Why You Should Fear Big Bad Cable
Comcast's plan to merge with Time Warner Cable could leave millions of Americans stranded on the digital equivalent of a winding dirt road.
Twenty-five years ago this month, Sir Tim Berners-Lee introduced an open protocol for sharing information that gave everyday Internet users the power over what they created and whom they connected with online.
His concept quickly evolved into the World Wide Web. One British research scientist’s idea for people-to-people communications became a global engine for empowerment, economic growth and free speech.
Berners-Lee’s idea was to create a web of limitless access and choice. And he was largely successful.
We can use YouTube to share and watch videos, or we can switch over to Vimeo, Instagram, or Blip. We can speak directly with friends using Skype, Hangout, FaceTime or other voice and video services. We can connect and communicate anything with anyone at any time.
But all of that could change.
Big phone and cable companies want to turn the open network into their private fiefdoms — and take away many of the freedoms Internet users now take for granted. And regulators are letting them get away with it.
Comcast, the nation’s largest cable Internet provider, recently announced a $45 billion deal to buy our nation’s second-largest cable company, Time Warner Cable. If the Justice Department and Federal Communications Commission (FCC) approve the merger, the new communications giant will operate in 43 of the 50 largest metropolitan markets. It would control service more than one-third of all broadband Internet subscribers depend on for their access to the digital world.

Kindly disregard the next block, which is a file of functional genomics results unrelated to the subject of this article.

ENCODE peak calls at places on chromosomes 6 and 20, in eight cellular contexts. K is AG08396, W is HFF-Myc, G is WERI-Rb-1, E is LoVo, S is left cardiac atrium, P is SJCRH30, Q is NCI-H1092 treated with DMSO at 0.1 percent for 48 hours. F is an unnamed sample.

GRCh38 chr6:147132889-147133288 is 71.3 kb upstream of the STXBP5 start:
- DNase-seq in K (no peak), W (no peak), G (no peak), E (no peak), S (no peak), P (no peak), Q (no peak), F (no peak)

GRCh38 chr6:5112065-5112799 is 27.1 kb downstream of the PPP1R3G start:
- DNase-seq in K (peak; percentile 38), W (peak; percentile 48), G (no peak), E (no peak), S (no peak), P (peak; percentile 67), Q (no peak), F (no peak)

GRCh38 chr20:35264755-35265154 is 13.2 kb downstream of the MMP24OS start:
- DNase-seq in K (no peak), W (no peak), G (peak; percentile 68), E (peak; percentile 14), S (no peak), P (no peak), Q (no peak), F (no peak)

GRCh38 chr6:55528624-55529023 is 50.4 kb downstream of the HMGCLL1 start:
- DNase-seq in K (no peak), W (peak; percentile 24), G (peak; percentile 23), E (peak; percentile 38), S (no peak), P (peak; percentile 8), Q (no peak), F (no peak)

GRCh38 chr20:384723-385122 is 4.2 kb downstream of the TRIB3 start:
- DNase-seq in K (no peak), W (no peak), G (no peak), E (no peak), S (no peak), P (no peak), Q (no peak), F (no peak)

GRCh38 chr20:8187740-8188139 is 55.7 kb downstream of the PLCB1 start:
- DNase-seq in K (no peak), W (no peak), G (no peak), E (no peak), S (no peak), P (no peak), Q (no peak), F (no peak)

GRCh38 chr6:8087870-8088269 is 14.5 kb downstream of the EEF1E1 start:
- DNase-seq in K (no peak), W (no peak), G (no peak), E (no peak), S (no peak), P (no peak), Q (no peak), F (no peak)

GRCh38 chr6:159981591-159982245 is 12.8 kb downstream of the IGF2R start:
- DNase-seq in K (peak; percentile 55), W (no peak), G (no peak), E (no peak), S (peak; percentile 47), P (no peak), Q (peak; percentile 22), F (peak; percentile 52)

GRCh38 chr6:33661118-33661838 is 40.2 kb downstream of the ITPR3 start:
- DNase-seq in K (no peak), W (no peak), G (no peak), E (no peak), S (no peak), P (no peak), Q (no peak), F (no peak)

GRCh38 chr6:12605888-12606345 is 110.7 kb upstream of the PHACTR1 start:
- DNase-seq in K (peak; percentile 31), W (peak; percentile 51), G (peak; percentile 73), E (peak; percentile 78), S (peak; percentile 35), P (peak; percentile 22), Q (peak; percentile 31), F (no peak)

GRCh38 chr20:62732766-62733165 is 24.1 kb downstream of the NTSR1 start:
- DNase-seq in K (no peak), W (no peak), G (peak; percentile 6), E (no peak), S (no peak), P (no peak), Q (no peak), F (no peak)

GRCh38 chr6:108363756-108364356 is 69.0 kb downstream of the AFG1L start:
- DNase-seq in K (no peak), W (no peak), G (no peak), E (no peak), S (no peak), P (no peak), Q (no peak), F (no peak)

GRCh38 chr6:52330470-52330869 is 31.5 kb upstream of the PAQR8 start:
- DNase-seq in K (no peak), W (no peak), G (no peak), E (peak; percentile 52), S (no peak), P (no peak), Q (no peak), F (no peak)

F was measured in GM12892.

This new mega-company would be able to leverage its power to set industry standards for price and services. This isn’t hypothetical. Comcast is already moving on plans to favor one online business or website over another.
In February, Comcast brokered a deal to prioritize Netflix videos over other streaming video content. This is likely the first of similar arrangements to give fast-lane privileges to certain companies while relegating the rest of our communications to the digital equivalent of a winding dirt road.
A federal appeals court paved the way for this maneuver in January when it overturned the FCC’s Net Neutrality rules. This means that Internet service providers are now free to block or degrade connections to websites and services they don’t like.
Comcast’s plan to re-route online content is happening at a time when it profits immensely from control over access. Over the past 17 years, the price of basic cable service has grown at more than twice the annual rate of inflation. And analysts put the company’s profit margins on providing broadband at 80 percent or higher.
It’s no wonder cable Internet is so profitable: There’s no competition. Most U.S. consumers have just one choice of cable provider. And this situation will only get worse if the government approves Comcast’s merger.
Given its many anti-competitive, anti-consumer elements, the combination of the two biggest cable companies should be a non-starter for regulators. But Washington has a mixed record on media consolidation. In January 2011, the FCC and Justice Department gave Comcast’s takeover of NBCUniversal a green light. Yet by the end of that same year they blocked AT&T’s attempt to purchase T-Mobile.
The move against AT&T offers reason for hope. But the government won’t block Comcast’s new merger unless the public speaks out. More than 60,000 people have already told regulators to stop it.
Letting these two corporations join forces to control all things online could be the end of Berners-Lee’s vision of a people-powered Web — and the beginning of the reign of big, bad cable.